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Evolution & Behaviour

The berries and the bees: wild bees do it better

Many commercial strawberry varieties grow bigger and better when pollinated by bees. However, not all bee species are created equal in terms of strawberry pollination. Our study explored the influence of wild and managed pollination on strawberry size.

Credits: Gail MacInnis ©
by Gail MacInnis | PhD student

Gail MacInnis is PhD student at Faculty of Agricultural & Environmental Sciences, McGill University, Montreal, Quebec, Canada.

Gail MacInnis is also an author of the original article

Edited by

Massimo Caine

Founder and Director

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Reading time 3 min
published on Aug 22, 2019

Even though that there are more than 20,000 species of bees worldwide, the word "bee" often invokes images of a hive-dwelling, golden-liquid-generating insect. Although honey bees have been stealing the spotlight for quite some time, most bee species are wild, unmanaged, and do not produce honey or live in hives. Among these wild bee species, there are many better (and more endangered) pollinators than the European honey bee (Apis mellifera L.), the most widely managed crop pollinator.

To give our wild, unmanaged bees a chance to prove their pollination skills, we decided to test the performance of some of our local species against that of managed honey bees. We decided to use strawberry as the pollination test crop because strawberries are delicious and we knew our experiment would produce lots of edible results. Also, strawberry is an ideal crop in which to study pollination because you can assess how well a strawberry has been pollinated directly from the fruit. Those little "seeds" you see on the outside of the strawberry are individual little fruits (called achenes) and all of these achenes need to be fertilized through pollination to produce a fully-formed, marketable strawberry. If a strawberry flower is not pollinated very well, a tiny, malformed berry will be produced.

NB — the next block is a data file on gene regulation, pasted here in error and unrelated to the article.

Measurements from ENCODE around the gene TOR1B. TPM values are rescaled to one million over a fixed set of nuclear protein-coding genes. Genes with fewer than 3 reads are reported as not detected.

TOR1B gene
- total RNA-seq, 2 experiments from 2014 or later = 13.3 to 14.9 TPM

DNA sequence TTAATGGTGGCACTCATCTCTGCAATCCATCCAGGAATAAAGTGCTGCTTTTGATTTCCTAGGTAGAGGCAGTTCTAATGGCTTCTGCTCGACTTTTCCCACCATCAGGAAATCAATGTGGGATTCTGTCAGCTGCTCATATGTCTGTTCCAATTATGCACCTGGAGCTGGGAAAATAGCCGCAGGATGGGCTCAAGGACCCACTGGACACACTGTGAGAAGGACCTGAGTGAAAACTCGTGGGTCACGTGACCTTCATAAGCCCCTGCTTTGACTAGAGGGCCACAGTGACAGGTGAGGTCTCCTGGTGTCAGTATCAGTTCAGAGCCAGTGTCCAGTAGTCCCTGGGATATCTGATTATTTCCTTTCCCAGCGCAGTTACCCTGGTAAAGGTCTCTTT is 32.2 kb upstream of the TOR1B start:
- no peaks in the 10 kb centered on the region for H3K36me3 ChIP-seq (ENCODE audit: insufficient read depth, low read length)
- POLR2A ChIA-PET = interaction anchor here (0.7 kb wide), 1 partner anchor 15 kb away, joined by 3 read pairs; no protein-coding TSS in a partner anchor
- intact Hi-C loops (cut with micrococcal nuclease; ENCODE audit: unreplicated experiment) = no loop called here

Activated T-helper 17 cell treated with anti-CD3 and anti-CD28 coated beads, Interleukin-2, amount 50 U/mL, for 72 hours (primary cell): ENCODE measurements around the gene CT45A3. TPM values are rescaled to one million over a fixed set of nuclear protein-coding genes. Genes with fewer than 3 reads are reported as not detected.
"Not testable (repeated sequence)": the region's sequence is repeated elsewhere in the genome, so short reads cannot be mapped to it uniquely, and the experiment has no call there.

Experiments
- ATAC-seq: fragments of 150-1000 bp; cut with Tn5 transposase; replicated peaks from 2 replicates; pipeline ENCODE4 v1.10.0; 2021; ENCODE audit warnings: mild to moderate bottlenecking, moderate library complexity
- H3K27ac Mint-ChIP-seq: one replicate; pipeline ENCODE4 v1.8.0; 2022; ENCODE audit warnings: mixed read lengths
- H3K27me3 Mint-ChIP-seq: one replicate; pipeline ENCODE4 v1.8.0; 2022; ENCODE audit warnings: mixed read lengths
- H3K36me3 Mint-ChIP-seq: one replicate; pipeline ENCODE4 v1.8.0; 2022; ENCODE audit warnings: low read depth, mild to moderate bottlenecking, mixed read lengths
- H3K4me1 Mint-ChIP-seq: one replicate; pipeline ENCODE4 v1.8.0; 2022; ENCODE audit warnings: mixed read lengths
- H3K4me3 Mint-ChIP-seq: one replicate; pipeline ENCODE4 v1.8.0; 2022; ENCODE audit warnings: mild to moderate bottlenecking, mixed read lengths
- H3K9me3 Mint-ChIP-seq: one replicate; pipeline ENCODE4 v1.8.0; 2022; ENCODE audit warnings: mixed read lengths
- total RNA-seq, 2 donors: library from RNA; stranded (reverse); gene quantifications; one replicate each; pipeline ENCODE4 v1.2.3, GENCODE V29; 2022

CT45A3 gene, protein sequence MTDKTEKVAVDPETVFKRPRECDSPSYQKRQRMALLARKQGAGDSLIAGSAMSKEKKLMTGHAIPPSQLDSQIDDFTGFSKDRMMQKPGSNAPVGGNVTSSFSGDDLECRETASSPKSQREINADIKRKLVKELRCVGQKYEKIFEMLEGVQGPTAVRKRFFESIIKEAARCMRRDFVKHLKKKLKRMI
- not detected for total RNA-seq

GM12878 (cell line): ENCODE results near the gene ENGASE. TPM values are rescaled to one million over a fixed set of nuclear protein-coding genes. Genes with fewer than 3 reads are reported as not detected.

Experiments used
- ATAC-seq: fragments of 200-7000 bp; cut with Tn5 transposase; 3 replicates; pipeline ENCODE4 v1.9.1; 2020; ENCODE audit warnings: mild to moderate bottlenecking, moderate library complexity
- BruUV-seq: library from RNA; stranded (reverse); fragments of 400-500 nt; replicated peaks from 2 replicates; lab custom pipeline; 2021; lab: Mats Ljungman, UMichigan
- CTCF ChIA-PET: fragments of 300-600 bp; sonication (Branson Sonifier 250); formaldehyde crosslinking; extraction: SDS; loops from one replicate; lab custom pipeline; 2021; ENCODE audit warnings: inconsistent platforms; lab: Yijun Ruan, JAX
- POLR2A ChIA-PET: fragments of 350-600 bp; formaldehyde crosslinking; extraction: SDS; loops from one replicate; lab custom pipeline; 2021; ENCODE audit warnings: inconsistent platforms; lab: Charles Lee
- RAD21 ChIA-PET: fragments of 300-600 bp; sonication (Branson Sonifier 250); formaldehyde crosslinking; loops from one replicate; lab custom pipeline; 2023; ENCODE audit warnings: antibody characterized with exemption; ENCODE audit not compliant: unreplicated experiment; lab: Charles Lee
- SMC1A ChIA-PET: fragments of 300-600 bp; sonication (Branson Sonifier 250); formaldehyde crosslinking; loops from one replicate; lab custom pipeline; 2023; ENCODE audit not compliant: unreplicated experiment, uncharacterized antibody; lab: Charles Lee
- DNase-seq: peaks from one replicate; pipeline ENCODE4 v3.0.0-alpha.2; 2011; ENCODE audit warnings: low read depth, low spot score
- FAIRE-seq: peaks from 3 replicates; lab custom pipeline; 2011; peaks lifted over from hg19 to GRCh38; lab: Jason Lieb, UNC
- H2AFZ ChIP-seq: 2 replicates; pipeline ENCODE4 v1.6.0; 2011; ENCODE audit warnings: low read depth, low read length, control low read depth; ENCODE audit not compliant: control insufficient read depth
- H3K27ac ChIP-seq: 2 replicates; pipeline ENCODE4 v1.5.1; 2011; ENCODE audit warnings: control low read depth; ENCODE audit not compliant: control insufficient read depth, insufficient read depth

The vast diversity of sizes, shapes, hairiness, life cycles, and foraging preferences among bee species creates differences in their pollen transport and delivery capabilities. In an investigation of pollinator performance, we have to consider not only the amount of pollen delivered to a flower, but also the quality of that pollen. Some flowers contain their own pollen and can fertilize themselves (self-pollination). But! Pollen transported to a flower from another plant (cross-pollination), is of higher quality and usually produces fruit or seed that is bigger and better than that of self-pollinated flowers.

To find out which bees transported the most, and the highest-quality pollen to strawberry flowers, we first developed a new way to measure the pollen deposited by each bee that visits a flower. Then we conducted our experiment by going to a strawberry farm and closely monitoring and manipulating the type of bees that visited the flowers. We allowed some flowers to be visited only by honey bees and some only by wild bees. After each bee left a flower we measured the amount of pollen deposited and then covered our flowers with special mesh bags so no other bees could visit them. Once our flowers had developed into strawberries, we assessed pollen quality by the weight and shape of the strawberry.

The flower visits by the wild bees were too diverse to determine exactly which wild species was the best strawberry pollinator, but we found that strawberries visited by wild bees, in general, were much larger than those visited by honey bees. However, we found that both wild and honey bees deposited similar amounts of pollen, so pollen quantity was not responsible for differences in berry size. Our results suggest that the wild bee community provided more cross-pollination to strawberry flowers than the managed honey bees on the farm where we conducted our research (Quebec, Canada). Thus, if honey bees are provided in abundance in strawberry fields, they may usurp flowers that could have been more effectively pollinated by wild bees. BUT for growers to take advantage of this bigger-berry pollination, there would need to be abundant wild bee populations on their farms, which is not always the case. Maintaining wild bee habitat on agricultural lands, such as bare patches of untilled earth, providing floral resources when the crop is not in bloom, and preserving natural areas around crops may prove beneficial for growers, wild bees, and strawberry consumers alike.

Original Article:
G. MacInnis, J. R. K. Forrest, Pollination by wild bees yields larger strawberries than pollination by honey bees. Journal of Applied Ecology 56, 824-832 (2019)

Edited by:

Massimo Caine , Founder and Director

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